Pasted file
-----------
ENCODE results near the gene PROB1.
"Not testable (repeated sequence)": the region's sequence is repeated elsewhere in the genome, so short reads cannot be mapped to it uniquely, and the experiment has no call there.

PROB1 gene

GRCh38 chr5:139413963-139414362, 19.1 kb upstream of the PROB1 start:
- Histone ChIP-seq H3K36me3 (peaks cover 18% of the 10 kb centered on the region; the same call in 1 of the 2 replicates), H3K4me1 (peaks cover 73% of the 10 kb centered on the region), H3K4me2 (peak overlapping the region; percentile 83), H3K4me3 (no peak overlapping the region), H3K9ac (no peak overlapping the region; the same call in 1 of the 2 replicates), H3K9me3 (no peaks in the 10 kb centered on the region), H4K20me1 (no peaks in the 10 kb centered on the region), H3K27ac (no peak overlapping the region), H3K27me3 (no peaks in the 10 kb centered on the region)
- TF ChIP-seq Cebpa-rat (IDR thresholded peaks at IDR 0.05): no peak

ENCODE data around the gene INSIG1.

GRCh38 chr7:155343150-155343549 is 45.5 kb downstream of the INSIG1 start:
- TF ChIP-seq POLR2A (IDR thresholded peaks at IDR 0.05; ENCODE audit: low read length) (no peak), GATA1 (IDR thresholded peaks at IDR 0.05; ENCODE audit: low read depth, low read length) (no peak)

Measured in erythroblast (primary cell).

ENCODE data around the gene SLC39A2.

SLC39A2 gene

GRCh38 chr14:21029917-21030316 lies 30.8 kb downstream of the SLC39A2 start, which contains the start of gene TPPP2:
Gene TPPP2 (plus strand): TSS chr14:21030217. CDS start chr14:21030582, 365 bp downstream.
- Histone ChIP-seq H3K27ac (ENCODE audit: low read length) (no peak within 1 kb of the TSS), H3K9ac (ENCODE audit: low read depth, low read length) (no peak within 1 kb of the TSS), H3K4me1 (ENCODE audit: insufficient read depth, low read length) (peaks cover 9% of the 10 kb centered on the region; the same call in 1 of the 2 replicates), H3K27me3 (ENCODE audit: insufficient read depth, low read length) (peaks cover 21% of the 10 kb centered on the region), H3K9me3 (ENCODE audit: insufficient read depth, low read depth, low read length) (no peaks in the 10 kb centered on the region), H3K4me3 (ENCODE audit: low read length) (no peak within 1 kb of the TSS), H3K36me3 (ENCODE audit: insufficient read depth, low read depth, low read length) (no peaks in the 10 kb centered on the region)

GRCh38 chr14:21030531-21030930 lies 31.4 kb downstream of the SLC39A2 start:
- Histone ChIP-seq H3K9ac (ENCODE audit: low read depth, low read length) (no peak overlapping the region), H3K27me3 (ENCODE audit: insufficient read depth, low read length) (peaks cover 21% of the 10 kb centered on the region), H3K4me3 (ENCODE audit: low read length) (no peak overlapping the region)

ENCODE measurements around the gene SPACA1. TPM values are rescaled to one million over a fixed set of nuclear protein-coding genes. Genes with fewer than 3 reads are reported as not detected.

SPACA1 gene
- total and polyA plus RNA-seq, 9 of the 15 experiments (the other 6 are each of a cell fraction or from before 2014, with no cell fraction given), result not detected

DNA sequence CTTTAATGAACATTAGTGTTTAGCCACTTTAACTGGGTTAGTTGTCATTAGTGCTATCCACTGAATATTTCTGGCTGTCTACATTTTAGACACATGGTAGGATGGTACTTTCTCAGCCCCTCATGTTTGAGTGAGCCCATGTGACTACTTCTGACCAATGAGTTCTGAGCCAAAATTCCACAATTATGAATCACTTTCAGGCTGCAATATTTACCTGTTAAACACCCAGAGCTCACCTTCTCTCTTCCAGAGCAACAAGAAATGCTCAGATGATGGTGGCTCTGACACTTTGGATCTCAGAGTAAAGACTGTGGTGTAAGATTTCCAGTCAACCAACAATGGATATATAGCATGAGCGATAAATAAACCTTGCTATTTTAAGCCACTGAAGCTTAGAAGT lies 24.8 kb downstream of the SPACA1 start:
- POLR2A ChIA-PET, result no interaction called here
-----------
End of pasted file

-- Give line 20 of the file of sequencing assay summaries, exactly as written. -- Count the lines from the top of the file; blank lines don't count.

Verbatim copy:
- total and polyA plus RNA-seq, 9 of the 15 experiments (the other 6 are each of a cell fraction or from before 2014, with no cell fraction given), result not detected